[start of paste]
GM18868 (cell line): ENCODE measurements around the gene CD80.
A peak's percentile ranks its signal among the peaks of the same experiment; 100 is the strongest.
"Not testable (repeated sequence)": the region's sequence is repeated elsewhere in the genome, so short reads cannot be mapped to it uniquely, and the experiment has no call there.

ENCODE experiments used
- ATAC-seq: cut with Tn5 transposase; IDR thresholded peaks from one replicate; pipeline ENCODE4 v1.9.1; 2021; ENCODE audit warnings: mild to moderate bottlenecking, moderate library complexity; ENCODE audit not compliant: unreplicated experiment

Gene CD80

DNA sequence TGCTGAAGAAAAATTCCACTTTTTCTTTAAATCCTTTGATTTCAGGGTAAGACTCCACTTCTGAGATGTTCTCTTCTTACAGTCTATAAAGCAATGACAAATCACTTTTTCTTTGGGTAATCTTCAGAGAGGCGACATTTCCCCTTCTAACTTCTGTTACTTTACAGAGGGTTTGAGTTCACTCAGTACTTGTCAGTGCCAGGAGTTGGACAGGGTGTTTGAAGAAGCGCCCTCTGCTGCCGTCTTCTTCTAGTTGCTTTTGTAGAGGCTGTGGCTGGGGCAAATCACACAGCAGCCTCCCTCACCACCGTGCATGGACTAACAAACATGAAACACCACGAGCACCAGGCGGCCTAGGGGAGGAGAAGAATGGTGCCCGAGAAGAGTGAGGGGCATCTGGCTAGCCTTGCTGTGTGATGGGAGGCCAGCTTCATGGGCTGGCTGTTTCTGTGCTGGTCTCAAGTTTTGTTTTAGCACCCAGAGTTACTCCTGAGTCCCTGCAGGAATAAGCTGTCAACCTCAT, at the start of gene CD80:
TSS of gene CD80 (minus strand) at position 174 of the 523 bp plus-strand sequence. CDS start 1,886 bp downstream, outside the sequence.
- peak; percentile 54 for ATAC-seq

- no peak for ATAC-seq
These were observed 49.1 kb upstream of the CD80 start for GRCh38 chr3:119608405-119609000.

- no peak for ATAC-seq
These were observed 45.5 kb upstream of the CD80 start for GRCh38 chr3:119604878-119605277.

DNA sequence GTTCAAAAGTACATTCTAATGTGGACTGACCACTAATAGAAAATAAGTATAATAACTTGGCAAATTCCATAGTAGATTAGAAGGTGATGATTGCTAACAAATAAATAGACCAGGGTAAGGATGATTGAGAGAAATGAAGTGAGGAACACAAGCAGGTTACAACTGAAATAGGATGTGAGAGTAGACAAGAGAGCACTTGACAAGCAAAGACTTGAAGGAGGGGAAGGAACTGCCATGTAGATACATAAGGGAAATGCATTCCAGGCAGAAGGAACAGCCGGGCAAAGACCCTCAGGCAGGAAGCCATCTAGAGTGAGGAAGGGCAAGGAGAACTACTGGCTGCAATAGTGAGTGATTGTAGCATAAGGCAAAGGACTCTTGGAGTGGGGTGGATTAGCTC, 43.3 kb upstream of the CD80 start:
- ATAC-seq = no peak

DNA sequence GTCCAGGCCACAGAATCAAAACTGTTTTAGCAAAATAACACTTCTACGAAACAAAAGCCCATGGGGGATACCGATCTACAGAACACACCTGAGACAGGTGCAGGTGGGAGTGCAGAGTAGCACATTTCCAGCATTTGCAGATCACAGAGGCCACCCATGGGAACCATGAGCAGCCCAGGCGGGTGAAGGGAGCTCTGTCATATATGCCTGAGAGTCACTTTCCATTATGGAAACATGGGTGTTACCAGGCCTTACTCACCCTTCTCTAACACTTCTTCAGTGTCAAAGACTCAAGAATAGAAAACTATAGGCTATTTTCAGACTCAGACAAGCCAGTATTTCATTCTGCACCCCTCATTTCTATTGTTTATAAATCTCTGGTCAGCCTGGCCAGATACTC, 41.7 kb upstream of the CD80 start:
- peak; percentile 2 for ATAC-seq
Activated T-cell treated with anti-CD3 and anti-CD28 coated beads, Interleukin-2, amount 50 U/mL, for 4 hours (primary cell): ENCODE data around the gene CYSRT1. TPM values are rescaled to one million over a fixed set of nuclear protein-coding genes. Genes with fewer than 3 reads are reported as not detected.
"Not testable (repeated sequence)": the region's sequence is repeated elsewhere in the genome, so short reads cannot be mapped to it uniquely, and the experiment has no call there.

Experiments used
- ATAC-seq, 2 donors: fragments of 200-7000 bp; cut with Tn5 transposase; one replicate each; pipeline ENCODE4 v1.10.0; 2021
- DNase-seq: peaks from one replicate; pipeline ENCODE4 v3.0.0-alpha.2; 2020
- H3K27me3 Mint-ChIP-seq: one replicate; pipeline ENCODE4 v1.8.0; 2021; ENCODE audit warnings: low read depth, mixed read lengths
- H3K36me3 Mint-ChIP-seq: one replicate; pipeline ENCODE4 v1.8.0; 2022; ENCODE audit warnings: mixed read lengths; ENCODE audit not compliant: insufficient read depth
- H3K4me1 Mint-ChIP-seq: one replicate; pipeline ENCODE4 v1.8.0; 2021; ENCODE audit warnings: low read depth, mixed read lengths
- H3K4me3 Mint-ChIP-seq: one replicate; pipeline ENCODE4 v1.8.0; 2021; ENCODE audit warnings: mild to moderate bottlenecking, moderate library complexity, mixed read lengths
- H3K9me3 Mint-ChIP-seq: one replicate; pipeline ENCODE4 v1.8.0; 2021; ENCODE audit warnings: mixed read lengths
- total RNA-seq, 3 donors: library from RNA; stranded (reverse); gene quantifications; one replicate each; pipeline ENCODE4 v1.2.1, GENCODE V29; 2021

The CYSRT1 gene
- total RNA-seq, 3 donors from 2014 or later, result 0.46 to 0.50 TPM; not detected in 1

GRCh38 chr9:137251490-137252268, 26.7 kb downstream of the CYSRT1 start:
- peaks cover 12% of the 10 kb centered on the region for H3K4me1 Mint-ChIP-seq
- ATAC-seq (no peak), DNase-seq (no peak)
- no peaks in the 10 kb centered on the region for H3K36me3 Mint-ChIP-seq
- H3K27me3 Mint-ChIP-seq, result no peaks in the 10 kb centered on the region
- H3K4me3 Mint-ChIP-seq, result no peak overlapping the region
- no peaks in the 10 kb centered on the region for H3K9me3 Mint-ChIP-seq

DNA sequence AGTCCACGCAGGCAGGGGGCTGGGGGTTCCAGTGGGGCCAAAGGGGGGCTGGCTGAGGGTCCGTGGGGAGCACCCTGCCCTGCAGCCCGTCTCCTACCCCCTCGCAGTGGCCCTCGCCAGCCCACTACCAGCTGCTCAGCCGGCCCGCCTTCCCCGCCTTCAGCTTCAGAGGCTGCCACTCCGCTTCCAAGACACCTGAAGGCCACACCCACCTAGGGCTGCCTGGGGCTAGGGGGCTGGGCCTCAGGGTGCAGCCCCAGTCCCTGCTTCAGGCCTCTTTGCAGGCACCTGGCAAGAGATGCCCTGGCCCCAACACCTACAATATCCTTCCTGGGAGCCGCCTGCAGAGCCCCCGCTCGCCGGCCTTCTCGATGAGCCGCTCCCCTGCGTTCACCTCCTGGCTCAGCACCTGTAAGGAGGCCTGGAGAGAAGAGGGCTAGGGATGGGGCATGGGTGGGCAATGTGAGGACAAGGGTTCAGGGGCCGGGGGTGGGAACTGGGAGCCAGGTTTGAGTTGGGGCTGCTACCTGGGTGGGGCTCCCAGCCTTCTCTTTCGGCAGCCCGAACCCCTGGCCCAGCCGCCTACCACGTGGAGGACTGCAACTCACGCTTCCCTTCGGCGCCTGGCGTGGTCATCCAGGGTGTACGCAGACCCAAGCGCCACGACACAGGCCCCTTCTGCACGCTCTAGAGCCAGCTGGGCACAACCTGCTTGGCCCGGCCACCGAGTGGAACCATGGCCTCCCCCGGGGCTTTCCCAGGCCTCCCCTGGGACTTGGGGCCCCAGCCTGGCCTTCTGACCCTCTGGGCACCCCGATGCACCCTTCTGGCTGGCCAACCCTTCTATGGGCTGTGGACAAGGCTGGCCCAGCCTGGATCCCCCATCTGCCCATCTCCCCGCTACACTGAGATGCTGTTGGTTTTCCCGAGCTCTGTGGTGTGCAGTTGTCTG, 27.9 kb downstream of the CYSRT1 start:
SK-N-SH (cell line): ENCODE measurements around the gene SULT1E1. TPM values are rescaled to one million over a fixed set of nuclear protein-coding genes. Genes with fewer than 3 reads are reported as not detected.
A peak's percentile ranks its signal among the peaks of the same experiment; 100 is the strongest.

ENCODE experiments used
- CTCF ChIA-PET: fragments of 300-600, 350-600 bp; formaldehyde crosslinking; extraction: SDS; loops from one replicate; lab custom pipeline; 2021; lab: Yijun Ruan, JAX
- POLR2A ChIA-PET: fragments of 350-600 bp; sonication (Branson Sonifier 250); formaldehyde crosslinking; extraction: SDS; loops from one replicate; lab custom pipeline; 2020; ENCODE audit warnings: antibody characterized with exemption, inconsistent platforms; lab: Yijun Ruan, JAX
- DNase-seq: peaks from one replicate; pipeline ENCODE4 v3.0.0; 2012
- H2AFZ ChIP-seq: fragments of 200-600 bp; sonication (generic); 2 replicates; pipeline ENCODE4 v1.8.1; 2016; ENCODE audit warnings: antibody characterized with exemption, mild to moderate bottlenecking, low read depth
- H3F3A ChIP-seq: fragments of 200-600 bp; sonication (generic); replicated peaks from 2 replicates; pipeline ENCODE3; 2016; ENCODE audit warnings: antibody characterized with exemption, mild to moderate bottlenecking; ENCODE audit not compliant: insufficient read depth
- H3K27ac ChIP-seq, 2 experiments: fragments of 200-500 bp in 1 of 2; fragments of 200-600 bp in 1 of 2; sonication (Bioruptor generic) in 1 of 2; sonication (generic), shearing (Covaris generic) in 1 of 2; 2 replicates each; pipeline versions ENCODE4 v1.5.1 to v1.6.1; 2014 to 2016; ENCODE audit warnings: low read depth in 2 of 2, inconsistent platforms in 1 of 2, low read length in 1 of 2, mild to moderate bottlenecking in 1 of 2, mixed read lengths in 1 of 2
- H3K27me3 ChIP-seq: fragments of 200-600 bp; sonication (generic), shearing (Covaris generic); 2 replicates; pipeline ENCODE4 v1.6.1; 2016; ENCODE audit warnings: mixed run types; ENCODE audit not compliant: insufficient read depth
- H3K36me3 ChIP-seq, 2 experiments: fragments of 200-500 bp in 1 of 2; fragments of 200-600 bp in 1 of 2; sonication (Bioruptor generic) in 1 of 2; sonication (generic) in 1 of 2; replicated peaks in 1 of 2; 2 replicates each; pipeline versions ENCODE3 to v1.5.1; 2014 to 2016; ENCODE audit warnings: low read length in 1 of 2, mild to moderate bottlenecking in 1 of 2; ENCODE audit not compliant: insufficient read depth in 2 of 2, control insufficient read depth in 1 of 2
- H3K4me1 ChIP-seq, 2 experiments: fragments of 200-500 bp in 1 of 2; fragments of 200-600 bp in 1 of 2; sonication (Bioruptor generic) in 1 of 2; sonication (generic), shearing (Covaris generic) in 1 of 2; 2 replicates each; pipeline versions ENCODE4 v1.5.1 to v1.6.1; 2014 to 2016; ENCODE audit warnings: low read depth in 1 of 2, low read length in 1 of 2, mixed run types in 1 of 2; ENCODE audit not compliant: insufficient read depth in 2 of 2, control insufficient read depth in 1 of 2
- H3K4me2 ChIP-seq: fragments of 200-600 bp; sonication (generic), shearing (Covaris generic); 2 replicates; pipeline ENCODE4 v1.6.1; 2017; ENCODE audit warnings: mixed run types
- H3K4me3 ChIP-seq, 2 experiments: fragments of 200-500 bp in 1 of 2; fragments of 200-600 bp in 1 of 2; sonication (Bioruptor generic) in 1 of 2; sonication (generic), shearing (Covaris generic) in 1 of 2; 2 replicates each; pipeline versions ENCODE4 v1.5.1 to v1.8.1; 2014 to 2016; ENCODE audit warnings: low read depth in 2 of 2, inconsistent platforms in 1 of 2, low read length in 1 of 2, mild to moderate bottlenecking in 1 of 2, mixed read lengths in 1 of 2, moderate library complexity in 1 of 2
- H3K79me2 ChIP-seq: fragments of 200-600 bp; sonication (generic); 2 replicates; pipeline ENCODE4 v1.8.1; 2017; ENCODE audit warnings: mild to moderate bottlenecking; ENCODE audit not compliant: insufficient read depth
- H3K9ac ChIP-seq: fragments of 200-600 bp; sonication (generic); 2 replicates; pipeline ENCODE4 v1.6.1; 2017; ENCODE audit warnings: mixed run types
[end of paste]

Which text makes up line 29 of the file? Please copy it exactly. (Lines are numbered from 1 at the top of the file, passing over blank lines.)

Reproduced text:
The CYSRT1 gene